At this season of the year, we celebrate the grandeur of God’s creation in the beauty of the flowers and the return of the robins. We clasp our loved ones in rituals of food and drink, laughter and embrace. Some of us will also sit in services of silence, music, and sacred readings. We will contemplate the mystery of the holy and the sanctity of all life.
During this week Christians are asked to reflect on the meaning of Jesus’ death on the cross, an event that took place nearly two millennia ago at a place which still remains the epicenter of religious and political violence today.
By lunar coincidence, this week also marks, on Tuesday, the festival of Pesah, or Passover, the most celebrated Jewish holiday of the year. Passover commemorates God’s deliverance of the children of Israel from slavery in Egypt. Jesus had gone to Jerusalem to celebrate Passover with his disciples when he was caught in the web of events that led to his death. While most Jews do not recognize Jesus as the Messiah, the New Testament weaves the central events of this week into one overarching story of redemptive history. As St. Paul put it, “For Christ, our paschal lamb, has been sacrificed” (1 Corinthians 5:7).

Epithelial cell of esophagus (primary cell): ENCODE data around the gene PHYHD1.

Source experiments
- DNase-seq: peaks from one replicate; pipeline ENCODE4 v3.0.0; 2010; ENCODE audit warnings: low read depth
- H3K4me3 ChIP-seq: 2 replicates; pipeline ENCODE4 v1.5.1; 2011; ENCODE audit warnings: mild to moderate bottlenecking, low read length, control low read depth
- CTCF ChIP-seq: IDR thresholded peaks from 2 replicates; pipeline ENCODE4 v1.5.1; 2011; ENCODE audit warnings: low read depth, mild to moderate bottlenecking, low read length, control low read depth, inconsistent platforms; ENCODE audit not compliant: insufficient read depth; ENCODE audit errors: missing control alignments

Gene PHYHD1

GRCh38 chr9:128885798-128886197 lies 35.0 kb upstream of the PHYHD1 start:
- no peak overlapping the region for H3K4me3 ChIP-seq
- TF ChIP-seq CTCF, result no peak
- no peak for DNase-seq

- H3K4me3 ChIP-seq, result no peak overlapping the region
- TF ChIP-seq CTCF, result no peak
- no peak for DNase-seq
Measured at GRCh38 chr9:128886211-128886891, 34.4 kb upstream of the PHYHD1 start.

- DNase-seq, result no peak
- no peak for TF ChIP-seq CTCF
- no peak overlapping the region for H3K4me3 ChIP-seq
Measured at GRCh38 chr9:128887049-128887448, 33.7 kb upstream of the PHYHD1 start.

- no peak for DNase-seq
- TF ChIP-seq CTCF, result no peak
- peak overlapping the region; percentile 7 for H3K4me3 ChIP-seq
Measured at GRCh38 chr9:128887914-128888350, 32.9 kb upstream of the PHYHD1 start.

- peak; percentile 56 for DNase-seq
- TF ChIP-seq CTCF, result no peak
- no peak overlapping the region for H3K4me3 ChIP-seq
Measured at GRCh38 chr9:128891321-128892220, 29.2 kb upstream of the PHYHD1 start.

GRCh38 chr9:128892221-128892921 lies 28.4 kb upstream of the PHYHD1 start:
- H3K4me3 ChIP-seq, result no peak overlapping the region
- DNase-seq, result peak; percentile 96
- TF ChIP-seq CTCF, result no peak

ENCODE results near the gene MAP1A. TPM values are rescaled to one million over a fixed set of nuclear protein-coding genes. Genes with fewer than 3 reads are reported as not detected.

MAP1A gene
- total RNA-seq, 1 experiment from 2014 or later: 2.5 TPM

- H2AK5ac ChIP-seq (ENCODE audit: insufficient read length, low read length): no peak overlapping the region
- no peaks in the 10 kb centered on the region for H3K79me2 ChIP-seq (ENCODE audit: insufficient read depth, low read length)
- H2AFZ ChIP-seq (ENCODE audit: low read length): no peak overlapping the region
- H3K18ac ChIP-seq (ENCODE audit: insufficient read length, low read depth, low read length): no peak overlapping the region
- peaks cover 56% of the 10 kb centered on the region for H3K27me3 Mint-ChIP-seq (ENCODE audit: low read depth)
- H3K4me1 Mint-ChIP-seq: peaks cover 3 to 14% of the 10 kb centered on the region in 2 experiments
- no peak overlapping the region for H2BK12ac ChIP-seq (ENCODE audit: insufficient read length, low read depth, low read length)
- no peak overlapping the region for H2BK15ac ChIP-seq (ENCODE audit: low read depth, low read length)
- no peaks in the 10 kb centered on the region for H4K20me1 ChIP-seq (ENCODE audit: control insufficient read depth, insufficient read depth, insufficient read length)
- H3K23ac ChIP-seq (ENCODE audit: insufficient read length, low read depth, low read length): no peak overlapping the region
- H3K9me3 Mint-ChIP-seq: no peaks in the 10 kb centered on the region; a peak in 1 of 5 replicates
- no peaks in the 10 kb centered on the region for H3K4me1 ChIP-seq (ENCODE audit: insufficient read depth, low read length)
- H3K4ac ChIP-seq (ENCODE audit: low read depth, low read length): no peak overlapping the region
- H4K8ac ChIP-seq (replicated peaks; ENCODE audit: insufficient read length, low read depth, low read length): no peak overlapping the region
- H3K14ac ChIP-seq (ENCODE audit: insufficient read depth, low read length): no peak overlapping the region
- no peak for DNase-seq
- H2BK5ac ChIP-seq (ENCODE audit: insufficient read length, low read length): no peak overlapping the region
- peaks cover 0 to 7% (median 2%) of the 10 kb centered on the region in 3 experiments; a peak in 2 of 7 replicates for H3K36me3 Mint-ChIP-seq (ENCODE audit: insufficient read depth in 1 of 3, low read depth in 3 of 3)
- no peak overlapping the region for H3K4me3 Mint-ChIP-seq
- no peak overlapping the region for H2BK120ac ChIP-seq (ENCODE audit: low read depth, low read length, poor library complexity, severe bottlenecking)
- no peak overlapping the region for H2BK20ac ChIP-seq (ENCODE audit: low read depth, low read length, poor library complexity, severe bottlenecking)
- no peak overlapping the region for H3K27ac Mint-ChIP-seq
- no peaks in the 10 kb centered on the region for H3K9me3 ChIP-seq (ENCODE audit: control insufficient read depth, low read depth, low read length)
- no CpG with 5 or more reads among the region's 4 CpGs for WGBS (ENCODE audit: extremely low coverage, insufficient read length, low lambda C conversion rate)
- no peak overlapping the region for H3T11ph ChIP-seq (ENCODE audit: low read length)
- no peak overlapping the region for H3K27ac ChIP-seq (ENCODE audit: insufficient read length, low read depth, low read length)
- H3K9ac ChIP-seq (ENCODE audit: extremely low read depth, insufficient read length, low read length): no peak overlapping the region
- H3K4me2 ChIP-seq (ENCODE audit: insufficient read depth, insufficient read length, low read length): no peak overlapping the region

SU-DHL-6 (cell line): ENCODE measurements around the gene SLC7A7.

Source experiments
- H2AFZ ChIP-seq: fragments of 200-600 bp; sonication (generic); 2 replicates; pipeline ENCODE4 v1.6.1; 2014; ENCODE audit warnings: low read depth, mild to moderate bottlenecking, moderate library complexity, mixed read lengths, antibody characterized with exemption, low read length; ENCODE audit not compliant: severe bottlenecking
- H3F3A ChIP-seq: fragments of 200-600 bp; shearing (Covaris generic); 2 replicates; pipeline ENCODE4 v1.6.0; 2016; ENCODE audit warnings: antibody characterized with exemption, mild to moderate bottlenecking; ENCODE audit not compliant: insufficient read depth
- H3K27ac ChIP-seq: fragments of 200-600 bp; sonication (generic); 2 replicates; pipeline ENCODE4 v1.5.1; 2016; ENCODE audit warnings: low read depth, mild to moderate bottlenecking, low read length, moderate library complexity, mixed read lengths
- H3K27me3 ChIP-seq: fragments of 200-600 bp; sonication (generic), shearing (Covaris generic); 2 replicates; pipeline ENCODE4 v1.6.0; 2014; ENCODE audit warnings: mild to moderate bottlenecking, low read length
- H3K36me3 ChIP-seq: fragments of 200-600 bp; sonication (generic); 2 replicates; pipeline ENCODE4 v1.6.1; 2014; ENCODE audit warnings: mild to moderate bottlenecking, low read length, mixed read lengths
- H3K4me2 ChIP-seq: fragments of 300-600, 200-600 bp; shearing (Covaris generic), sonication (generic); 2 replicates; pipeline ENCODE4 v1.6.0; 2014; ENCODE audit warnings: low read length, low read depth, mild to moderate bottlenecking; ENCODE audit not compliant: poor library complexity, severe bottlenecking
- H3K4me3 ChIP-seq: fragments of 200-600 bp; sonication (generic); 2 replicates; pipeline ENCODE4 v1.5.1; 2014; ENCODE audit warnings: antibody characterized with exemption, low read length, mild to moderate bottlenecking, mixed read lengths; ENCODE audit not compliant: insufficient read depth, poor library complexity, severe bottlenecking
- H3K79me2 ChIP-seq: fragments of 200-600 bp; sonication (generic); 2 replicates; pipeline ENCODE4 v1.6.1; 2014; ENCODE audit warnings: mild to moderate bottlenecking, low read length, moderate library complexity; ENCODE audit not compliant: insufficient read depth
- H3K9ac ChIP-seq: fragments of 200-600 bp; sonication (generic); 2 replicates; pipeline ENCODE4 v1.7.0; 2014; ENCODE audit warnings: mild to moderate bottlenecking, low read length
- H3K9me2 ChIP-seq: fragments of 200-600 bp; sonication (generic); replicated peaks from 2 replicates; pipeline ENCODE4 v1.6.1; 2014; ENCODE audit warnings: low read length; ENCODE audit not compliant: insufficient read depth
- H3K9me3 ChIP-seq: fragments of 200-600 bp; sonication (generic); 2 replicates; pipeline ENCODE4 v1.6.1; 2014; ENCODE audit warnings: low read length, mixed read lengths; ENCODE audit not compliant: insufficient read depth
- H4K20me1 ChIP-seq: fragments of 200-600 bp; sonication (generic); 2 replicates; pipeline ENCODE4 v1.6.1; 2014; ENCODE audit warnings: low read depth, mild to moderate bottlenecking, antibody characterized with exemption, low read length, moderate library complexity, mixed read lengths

To those who would reduce the meaning of this week to a mere fable connoting existential truth, Christians say: “What you call myth that is history!” and, conversely, “What you call history that is a myth!” The myth of human self-sufficiency, the illusion that the ebb and flow of nature’s passions are all we need to build a human life upon, the fantastic hoax that lasting moral order in the world can be derived from the will to power or political ingenuity alone
It is the fact that something happened back then and there, in space and in time, something so shattering that the grinding wheels of fate were stopped by it and death is now no longer allowed to have the final word.